This is a 3 part series discussing issues around replacing core technology in a software product or software-based service. My intention is to lay out the risks and issues, and illustrate both some of the obvious issues, but also discuss some of things that are overlooked. When I talk about core technology, I am talking about changing things like:
- The underlying operating system support
- The hardware the software runs on
- Messaging fabric and middleware
- The programming language the system is implemented in
This isn’t a discussion about areas around architecture or design change (although many of the same issues apply), or around upgrades to existing components. This is about fundamental change of underlying technology.
When a system is first built, a number of decisions are made around the technology. Some of the decisions are based on cost, some on available resources (including people who know the technologies) or simply because “it looks cool”. These decisions offer opportunities and benefits, but they also close off certain avenues for your product or service. How many avenues are closed depends on how far down the stack the technology is. Selecting Java, for example, opens up a wide variety of platforms, but tends to limit you to Java-based and Java-enabled technologies. Selecting a particular operating system or hardware platform can be more limiting. If you were to select Windows, then you are limited to Intel-based machines. Selecting Linux would allow the use of Intel or PowerPC.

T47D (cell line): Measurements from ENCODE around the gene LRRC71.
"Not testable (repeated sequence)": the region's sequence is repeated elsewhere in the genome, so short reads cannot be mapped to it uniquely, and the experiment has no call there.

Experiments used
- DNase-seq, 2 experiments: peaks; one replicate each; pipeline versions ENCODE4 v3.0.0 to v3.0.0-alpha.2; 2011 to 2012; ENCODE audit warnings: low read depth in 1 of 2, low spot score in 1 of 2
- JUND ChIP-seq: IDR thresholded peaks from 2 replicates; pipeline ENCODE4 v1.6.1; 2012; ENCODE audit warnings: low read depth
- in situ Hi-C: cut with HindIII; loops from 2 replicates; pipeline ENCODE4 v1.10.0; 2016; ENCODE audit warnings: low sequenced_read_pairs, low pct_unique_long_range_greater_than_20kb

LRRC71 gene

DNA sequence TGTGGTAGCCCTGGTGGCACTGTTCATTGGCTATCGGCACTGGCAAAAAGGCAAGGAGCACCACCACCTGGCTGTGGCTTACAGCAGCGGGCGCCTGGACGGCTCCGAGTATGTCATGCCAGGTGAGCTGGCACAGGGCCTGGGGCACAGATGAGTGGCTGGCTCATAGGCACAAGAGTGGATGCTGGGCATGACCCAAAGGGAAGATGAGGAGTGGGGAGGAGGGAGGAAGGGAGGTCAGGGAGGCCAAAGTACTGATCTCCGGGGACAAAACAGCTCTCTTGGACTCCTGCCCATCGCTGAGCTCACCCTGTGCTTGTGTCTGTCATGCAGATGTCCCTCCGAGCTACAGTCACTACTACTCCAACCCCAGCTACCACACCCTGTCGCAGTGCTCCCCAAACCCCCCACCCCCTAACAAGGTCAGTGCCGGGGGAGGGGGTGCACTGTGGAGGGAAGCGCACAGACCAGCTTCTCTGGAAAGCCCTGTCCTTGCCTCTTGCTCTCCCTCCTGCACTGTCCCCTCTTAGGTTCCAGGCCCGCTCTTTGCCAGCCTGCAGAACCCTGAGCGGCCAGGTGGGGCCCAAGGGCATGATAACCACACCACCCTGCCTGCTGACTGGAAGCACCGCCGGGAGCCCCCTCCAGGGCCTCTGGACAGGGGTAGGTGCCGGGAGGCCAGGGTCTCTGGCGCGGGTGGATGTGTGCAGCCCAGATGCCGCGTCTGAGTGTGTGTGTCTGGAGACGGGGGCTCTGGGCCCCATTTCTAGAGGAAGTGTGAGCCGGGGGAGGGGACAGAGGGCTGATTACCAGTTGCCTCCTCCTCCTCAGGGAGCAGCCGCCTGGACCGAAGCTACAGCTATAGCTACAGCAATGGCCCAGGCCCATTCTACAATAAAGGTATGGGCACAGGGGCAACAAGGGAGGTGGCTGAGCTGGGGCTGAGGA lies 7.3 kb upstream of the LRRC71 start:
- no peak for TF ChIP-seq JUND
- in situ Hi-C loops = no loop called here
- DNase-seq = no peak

There are times, though, when there is a significant shift in requirements or the business environment. Perhaps you have a system that was geared to a modest number of users and lower performance targets, and the customers decide that they want orders of magnitude more users and significantly higher throughput. The technologies you selected could limit how far you can scale up, and to go further requires a major change.
As another example, perhaps the vendor you are using is discontinuing a piece of technology, or going out of business altogether. Unless you are comfortable running on unsupported technologies, this too requires you select an alternative and move to it.
The next three parts will discuss the following topics around change:
- The Cost of Change, including more than just upfront dollar costs
- The Risk of Change, talking about areas like business and technical risk
- Cultural Roadblocks that can delay change, or make it difficult to accomplish
Finally, the series will wrap up what has been discussed.